In Monday’s New York Times economist Richard Thaler uses Frank Lampard’s ridiculously ruled out goal in the World Cup as a jumping off point to draw parallels between the challenges facing football referees and financial regulators. In “Level Playing Fields, in Soccer and Finance”, He proposes several solutions to the problems of football:
1. Adding referees – more eyes onfield means less errors
2. Adding technology – technology enhances the power of referees
3. Increase scoring – higher scores reduce the impact of poor decisions from officials
4. Redefine ‘offside’ – correct offsides calls are difficult and should be restructured to make the officials’ job easier
5. Rethink penalties [cards/fouls] – the two strike model should abandoned in favor of a more nuanced system
6. Reduce faking – diving should be more closely monitored and punished accordingly
The article reads like a limp attempt to glue financial regulation commentary together with a more popular topic. While Mr. Thaler is a brilliant economist*, it is doubtful that he watches much football. The key difference between financial markets and football is that one should be reducing volatility and the other encouraging it. While the past two years may have confused some about which should be doing which, I remain convinced that football should be the one causing heart palpitations.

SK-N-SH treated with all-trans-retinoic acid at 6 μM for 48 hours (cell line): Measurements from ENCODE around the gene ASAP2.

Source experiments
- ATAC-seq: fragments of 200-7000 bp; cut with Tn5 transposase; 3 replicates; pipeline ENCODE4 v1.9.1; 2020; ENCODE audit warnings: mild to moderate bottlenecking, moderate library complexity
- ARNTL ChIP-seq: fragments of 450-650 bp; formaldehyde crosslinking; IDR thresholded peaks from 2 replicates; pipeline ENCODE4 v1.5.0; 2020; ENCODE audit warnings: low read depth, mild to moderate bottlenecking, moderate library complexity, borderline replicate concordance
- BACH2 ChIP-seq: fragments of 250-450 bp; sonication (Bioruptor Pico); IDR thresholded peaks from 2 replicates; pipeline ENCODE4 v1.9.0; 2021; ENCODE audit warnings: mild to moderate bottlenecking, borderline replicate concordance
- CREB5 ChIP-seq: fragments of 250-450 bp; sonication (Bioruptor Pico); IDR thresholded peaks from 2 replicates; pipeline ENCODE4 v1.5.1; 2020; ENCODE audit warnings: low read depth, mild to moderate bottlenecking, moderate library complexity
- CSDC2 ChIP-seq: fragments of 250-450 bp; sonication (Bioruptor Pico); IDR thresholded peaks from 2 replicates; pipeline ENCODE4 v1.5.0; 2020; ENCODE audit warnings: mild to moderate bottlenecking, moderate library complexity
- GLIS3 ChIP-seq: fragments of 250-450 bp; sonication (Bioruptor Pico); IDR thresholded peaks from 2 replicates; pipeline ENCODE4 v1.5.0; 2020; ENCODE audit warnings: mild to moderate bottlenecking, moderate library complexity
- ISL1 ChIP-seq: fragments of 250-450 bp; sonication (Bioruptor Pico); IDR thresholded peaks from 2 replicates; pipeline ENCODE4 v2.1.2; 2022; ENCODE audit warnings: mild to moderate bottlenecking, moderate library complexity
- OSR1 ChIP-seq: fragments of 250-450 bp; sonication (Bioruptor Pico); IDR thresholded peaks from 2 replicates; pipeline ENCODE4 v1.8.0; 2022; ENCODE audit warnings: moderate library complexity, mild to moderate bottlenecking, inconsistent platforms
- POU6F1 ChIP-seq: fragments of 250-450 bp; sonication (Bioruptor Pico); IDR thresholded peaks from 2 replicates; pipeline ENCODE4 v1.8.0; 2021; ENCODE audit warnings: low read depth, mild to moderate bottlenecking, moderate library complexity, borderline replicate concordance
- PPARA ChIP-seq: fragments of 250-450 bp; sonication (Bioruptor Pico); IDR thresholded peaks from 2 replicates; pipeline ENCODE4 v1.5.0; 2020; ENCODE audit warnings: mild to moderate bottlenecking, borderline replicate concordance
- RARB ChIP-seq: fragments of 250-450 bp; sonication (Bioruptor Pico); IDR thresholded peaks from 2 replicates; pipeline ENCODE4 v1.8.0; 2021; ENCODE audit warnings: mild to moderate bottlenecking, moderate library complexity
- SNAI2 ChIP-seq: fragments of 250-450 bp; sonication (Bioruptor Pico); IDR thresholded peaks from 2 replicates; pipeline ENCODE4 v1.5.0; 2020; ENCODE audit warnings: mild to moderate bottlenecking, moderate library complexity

Like many other critics Thaler misses much of the point in the football officiating debate. It is not a dearth of innovative solutions that hampers change, but the question of how to balance the medicine with the fluidity of the game. The resources and technology exist to equip the next World Cup with six referees, backup video review, goal line technology, almost everything imaginable to make the pitch a 100% error free zone. But FIFA has rightly asked what many ignore, would that make football more exciting? Imagine a match with as many breaks as basketball to award fouls, or several of the video review sessions of the NFL tucked into a half. It sounds horrendous, but at least it will make time for a commercial break.
We should ask ourselves, as supporters must we be ensured that we are watching a sterilized video game before we can enjoy a match? Is a glitch in the system so abhorrent to our modern entitled natures that we must neuter the entire game to achieve some hollow perfection? We need to step back and take a more mature view of sport; errors are inevitable and while they are to be discouraged they play a part in the game. Removing chance from the equation comes at the cost of money that will eventually be paid by the supporters, and more importantly, excitement.
*I highly recommend Thaler’s paper “The Winner’s Curse” to everyone as well as the full book which also contains it. The book, in particular, is written for a general audience and explains his theory of why irrationality still exists in markets, a discussion that is highly, highly, highly relevant to football.